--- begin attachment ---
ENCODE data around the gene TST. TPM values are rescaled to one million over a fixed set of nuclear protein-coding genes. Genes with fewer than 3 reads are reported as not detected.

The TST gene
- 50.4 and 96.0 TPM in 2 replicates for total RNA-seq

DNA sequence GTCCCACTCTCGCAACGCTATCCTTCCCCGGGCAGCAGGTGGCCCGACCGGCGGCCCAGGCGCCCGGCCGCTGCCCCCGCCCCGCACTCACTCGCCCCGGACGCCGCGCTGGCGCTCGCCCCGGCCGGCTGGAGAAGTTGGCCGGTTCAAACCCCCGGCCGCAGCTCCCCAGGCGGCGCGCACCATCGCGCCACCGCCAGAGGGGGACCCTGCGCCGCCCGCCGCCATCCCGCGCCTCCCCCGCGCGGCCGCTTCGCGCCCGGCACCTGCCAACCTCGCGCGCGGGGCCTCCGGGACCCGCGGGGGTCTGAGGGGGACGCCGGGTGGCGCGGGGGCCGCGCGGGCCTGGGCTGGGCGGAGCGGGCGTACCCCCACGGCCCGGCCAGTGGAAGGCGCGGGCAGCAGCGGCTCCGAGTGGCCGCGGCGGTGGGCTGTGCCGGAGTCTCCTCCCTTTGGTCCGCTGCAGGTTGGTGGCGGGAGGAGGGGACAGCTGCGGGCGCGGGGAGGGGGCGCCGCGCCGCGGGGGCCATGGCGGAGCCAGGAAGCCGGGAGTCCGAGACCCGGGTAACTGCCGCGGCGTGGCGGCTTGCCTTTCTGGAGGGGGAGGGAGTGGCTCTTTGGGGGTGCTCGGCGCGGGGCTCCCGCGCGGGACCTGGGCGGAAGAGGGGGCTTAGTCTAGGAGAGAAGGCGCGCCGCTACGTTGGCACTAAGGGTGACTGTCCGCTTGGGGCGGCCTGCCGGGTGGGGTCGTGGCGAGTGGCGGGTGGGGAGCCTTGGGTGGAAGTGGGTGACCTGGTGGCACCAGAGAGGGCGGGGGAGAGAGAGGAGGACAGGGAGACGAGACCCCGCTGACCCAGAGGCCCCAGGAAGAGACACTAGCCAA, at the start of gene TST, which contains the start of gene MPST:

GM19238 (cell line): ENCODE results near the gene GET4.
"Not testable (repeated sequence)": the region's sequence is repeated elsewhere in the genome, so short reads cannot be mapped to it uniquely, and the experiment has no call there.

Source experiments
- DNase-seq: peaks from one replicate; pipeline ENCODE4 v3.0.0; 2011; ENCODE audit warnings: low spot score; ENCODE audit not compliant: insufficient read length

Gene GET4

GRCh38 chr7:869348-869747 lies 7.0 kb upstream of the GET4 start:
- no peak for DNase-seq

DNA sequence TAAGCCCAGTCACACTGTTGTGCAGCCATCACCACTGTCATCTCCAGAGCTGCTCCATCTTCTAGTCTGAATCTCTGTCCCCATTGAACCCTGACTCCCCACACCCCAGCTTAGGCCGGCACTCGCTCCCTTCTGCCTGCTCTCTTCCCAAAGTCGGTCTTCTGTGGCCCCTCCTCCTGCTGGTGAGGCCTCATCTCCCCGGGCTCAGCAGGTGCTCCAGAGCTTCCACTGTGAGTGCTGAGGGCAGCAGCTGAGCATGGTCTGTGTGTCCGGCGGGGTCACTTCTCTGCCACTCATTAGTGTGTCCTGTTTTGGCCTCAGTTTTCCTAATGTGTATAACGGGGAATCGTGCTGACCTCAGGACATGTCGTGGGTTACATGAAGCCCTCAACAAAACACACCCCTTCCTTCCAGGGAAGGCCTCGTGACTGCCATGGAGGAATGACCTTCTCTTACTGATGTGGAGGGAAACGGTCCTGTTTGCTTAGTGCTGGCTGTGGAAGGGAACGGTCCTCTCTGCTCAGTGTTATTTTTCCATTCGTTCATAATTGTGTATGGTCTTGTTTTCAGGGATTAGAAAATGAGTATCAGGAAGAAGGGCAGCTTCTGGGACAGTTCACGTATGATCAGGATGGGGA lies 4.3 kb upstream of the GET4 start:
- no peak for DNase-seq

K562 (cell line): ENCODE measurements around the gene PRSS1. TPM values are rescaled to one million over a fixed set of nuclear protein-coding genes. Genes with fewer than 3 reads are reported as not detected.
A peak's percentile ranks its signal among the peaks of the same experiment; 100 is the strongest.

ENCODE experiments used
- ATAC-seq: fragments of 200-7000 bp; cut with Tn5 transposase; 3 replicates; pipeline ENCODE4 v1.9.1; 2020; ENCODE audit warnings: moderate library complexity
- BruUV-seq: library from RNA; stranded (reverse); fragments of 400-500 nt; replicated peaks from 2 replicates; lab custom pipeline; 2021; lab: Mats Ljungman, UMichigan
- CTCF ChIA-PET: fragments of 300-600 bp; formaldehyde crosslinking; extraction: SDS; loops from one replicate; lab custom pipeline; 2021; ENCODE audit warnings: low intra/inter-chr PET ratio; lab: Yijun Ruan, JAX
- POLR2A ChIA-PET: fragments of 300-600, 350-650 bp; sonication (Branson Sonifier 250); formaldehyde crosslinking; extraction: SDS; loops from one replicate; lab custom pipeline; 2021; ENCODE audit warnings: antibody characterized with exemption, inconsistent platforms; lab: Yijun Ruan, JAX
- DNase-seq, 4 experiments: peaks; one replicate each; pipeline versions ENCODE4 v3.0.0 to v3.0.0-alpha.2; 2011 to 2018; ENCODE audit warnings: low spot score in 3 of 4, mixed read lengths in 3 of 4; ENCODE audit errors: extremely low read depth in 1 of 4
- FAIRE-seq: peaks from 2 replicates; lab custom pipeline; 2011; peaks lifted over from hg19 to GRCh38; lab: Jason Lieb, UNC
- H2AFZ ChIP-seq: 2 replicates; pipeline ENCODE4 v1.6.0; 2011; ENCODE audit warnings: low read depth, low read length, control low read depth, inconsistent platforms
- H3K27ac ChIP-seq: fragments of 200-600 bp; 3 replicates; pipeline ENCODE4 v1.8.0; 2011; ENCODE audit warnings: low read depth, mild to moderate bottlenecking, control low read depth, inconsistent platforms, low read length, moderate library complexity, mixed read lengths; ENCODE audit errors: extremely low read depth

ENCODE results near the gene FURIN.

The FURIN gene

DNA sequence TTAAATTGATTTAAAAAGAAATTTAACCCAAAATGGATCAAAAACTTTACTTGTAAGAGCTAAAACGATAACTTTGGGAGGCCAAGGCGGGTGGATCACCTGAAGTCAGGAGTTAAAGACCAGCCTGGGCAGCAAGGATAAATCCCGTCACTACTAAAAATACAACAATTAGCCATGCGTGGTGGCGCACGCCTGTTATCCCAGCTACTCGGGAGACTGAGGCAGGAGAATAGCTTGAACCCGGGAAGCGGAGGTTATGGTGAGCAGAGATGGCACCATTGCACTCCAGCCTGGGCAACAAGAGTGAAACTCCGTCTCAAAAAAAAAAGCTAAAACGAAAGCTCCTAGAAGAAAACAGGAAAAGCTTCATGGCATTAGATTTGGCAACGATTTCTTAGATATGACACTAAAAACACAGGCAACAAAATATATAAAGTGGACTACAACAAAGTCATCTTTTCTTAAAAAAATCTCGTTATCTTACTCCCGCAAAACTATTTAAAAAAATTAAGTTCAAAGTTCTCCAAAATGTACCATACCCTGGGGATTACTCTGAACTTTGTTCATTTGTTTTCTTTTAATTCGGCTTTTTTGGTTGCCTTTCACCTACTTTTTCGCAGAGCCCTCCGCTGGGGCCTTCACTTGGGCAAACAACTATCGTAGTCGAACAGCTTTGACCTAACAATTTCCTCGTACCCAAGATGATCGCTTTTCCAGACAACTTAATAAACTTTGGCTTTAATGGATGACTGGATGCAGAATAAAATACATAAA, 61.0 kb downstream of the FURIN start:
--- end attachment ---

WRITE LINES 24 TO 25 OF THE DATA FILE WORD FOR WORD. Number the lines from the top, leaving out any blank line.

- H3K27ac ChIP-seq: fragments of 200-600 bp; 3 replicates; pipeline ENCODE4 v1.8.0; 2011; ENCODE audit warnings: low read depth, mild to moderate bottlenecking, control low read depth, inconsistent platforms, low read length, moderate library complexity, mixed read lengths; ENCODE audit errors: extremely low read depth

ENCODE results near the gene FURIN.